"American History Mondays with Rick Bell are a chance to delve into the history [you] haven't learned about since elementary school and which should be studied as an adult and not as a child!"
Who made America? This series of talks led by University of Maryland historian Richard Bell is designed to allow you to dip in and out depending on your interests. It examines how three peoples—Europeans, Natives, and Africans—encountered each other in North America and, through conflict and cooperation, created what became the United States.
We’ll begin at the beginning with the first contact and then move through the colonial period, the Revolution, the early republic, the antebellum era, and then conclude with the Civil War and Reconstruction. They’ll be two or three dozen lectures, one per week, spread over several months and we’ll tackle a single topic each time, including witch-hunting, the origins of slavery, the great awakening, Native America, slave revolts, immigration, inequality, sex and marriage, imperial conflicts, the war for independence, the creation of the Constitution, early foreign policy, Jacksonian democracy, the transportation revolution, manifest destiny, abolition, and secession. Together, these talks provide a great primer on almost every aspect of early American history prior to 1877 and always include time for your questions.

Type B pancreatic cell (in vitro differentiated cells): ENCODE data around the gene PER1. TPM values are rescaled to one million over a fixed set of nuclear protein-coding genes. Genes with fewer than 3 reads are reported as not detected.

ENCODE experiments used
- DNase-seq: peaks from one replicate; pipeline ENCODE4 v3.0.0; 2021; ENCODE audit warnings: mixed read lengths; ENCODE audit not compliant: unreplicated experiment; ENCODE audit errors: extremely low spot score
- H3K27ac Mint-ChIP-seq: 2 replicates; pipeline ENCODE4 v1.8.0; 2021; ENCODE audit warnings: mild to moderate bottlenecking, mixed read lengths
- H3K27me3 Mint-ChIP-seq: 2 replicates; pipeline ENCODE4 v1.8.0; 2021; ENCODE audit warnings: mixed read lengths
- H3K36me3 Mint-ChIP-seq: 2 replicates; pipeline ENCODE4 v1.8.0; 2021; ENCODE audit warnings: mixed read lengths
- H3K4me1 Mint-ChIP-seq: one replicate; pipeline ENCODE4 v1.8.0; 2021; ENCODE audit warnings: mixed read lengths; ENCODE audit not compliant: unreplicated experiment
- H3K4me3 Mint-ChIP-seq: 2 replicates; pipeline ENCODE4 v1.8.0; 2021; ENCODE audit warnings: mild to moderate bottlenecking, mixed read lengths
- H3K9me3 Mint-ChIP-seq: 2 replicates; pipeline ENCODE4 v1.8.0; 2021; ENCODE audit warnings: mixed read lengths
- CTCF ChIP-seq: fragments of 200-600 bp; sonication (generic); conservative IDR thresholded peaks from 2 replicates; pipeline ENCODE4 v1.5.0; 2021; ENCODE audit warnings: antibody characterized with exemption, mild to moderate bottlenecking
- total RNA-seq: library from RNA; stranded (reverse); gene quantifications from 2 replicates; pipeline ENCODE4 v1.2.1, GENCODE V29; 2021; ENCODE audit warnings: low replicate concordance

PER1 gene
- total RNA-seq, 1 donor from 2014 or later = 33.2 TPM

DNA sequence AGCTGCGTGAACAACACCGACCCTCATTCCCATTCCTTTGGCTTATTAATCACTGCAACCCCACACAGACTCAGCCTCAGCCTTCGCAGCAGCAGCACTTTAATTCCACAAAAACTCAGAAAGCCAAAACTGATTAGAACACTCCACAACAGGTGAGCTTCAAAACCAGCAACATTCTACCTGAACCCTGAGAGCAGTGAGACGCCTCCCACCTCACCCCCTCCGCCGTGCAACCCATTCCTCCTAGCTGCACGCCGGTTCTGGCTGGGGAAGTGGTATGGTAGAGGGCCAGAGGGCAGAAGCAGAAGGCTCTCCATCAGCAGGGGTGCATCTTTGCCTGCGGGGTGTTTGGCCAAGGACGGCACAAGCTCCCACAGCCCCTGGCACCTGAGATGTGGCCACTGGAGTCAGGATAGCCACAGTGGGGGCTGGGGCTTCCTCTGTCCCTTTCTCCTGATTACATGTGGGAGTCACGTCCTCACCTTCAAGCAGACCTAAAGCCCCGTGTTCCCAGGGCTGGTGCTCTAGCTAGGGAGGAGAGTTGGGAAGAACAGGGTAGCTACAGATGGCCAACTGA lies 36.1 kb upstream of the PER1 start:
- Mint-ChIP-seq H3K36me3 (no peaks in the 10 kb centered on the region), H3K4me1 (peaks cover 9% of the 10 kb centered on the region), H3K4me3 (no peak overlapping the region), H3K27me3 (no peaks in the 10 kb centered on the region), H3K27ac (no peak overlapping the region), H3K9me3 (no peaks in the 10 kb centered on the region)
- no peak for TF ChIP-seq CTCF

Purchase individually or buy a package: Take 15% off any five or more seminars. Discounts automatically applied upon checkout.
Richard Bell is Professor of History at the University of Maryland and author of the new book "Stolen: Five Free Boys Kidnapped into Slavery and their Astonishing Odyssey Home" which is shortlisted for the George Washington Prize and the Harriet Tubman Prize. He has held major research fellowships at Yale, Cambridge, and the Library of Congress and is the recipient of the National Endowment of the Humanities Public Scholar award. He serves as a Trustee of the Maryland Center for History and Culture, as an elected member of the Colonial Society of Massachusetts, and as a fellow of the Royal Historical Society.